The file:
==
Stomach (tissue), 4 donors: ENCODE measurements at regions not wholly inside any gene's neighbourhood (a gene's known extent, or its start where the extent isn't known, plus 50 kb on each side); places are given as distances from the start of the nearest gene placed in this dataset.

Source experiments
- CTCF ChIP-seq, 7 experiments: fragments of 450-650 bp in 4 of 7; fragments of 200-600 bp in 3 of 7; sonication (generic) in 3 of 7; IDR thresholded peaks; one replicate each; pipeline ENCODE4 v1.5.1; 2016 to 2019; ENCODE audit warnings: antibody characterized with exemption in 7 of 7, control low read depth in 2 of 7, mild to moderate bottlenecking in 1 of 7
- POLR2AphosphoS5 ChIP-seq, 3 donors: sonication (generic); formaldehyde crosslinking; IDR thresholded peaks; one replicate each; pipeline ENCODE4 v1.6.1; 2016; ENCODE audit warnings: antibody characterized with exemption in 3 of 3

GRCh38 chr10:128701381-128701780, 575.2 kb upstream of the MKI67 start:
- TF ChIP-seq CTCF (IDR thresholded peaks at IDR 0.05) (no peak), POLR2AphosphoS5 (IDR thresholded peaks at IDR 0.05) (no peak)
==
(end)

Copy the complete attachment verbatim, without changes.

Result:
Stomach (tissue), 4 donors: ENCODE measurements at regions not wholly inside any gene's neighbourhood (a gene's known extent, or its start where the extent isn't known, plus 50 kb on each side); places are given as distances from the start of the nearest gene placed in this dataset.

Source experiments
- CTCF ChIP-seq, 7 experiments: fragments of 450-650 bp in 4 of 7; fragments of 200-600 bp in 3 of 7; sonication (generic) in 3 of 7; IDR thresholded peaks; one replicate each; pipeline ENCODE4 v1.5.1; 2016 to 2019; ENCODE audit warnings: antibody characterized with exemption in 7 of 7, control low read depth in 2 of 7, mild to moderate bottlenecking in 1 of 7
- POLR2AphosphoS5 ChIP-seq, 3 donors: sonication (generic); formaldehyde crosslinking; IDR thresholded peaks; one replicate each; pipeline ENCODE4 v1.6.1; 2016; ENCODE audit warnings: antibody characterized with exemption in 3 of 3

GRCh38 chr10:128701381-128701780, 575.2 kb upstream of the MKI67 start:
- TF ChIP-seq CTCF (IDR thresholded peaks at IDR 0.05) (no peak), POLR2AphosphoS5 (IDR thresholded peaks at IDR 0.05) (no peak)